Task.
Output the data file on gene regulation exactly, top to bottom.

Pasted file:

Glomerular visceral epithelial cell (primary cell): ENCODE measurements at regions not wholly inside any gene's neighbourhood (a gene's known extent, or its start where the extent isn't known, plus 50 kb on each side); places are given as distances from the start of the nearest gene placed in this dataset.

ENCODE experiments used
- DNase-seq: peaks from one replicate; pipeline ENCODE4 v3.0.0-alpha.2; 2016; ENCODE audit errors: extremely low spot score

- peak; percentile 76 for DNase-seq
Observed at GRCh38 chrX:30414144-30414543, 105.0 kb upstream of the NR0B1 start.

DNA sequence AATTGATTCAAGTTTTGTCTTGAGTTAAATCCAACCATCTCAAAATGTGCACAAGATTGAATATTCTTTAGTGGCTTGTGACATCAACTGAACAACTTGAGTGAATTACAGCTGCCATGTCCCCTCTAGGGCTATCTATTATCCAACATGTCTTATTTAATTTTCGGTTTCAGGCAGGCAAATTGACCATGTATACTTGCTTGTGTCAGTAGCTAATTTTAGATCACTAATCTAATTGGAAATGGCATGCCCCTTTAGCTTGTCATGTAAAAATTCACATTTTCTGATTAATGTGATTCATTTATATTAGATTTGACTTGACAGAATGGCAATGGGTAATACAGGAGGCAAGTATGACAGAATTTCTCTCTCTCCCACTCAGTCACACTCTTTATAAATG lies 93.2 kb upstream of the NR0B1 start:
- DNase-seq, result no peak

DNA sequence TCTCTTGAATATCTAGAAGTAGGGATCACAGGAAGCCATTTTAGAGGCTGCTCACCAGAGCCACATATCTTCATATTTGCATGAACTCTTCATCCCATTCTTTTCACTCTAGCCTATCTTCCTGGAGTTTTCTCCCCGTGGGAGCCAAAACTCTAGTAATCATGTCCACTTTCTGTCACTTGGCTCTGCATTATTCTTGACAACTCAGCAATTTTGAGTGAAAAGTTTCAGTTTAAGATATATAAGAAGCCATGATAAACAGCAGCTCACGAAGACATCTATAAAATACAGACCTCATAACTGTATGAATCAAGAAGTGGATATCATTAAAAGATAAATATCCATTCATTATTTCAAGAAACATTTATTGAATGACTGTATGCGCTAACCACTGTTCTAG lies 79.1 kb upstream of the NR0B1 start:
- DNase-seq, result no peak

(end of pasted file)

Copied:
Glomerular visceral epithelial cell (primary cell): ENCODE measurements at regions not wholly inside any gene's neighbourhood (a gene's known extent, or its start where the extent isn't known, plus 50 kb on each side); places are given as distances from the start of the nearest gene placed in this dataset.

ENCODE experiments used
- DNase-seq: peaks from one replicate; pipeline ENCODE4 v3.0.0-alpha.2; 2016; ENCODE audit errors: extremely low spot score

- peak; percentile 76 for DNase-seq
Observed at GRCh38 chrX:30414144-30414543, 105.0 kb upstream of the NR0B1 start.

DNA sequence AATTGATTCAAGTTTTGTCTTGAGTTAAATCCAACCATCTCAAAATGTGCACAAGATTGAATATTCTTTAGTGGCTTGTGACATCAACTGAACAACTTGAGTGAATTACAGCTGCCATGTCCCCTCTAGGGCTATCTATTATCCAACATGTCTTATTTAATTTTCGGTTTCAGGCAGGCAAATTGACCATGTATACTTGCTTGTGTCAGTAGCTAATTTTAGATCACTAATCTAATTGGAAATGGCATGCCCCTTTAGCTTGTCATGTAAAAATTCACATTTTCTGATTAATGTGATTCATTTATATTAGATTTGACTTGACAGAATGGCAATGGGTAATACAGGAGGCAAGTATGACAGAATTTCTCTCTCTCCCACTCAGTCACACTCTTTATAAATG lies 93.2 kb upstream of the NR0B1 start:
- DNase-seq, result no peak

DNA sequence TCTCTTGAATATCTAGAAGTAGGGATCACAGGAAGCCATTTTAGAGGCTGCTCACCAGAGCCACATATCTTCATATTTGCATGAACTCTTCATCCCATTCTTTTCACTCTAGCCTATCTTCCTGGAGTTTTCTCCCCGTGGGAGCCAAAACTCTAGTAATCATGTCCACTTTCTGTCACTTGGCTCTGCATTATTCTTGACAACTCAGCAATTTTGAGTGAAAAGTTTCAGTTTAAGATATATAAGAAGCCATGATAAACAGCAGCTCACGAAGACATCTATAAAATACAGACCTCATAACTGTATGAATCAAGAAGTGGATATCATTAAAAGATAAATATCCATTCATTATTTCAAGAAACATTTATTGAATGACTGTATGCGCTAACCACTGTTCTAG lies 79.1 kb upstream of the NR0B1 start:
- DNase-seq, result no peak